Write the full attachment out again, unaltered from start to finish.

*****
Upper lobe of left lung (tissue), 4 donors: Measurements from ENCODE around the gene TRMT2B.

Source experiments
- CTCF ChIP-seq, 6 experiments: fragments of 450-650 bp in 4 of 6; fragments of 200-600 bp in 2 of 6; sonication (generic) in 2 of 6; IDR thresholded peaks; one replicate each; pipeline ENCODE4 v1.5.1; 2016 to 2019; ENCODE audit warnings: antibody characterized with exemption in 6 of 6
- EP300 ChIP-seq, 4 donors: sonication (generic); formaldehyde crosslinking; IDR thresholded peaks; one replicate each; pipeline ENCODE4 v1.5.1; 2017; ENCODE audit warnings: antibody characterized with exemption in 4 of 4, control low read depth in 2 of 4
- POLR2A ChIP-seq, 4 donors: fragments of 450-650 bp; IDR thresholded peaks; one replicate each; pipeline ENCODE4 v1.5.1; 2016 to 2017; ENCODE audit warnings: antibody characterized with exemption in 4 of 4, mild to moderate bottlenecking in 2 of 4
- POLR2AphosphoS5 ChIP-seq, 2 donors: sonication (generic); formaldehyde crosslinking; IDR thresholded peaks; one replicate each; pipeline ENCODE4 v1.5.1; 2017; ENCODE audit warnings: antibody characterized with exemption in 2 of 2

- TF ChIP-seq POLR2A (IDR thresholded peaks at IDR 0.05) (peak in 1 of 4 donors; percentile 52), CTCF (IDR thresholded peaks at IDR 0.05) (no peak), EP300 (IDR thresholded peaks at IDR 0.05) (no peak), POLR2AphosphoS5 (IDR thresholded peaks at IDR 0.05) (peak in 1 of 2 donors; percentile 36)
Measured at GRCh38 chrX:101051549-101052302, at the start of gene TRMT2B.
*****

Upper lobe of left lung (tissue), 4 donors: Measurements from ENCODE around the gene TRMT2B.

Source experiments
- CTCF ChIP-seq, 6 experiments: fragments of 450-650 bp in 4 of 6; fragments of 200-600 bp in 2 of 6; sonication (generic) in 2 of 6; IDR thresholded peaks; one replicate each; pipeline ENCODE4 v1.5.1; 2016 to 2019; ENCODE audit warnings: antibody characterized with exemption in 6 of 6
- EP300 ChIP-seq, 4 donors: sonication (generic); formaldehyde crosslinking; IDR thresholded peaks; one replicate each; pipeline ENCODE4 v1.5.1; 2017; ENCODE audit warnings: antibody characterized with exemption in 4 of 4, control low read depth in 2 of 4
- POLR2A ChIP-seq, 4 donors: fragments of 450-650 bp; IDR thresholded peaks; one replicate each; pipeline ENCODE4 v1.5.1; 2016 to 2017; ENCODE audit warnings: antibody characterized with exemption in 4 of 4, mild to moderate bottlenecking in 2 of 4
- POLR2AphosphoS5 ChIP-seq, 2 donors: sonication (generic); formaldehyde crosslinking; IDR thresholded peaks; one replicate each; pipeline ENCODE4 v1.5.1; 2017; ENCODE audit warnings: antibody characterized with exemption in 2 of 2

- TF ChIP-seq POLR2A (IDR thresholded peaks at IDR 0.05) (peak in 1 of 4 donors; percentile 52), CTCF (IDR thresholded peaks at IDR 0.05) (no peak), EP300 (IDR thresholded peaks at IDR 0.05) (no peak), POLR2AphosphoS5 (IDR thresholded peaks at IDR 0.05) (peak in 1 of 2 donors; percentile 36)
Measured at GRCh38 chrX:101051549-101052302, at the start of gene TRMT2B.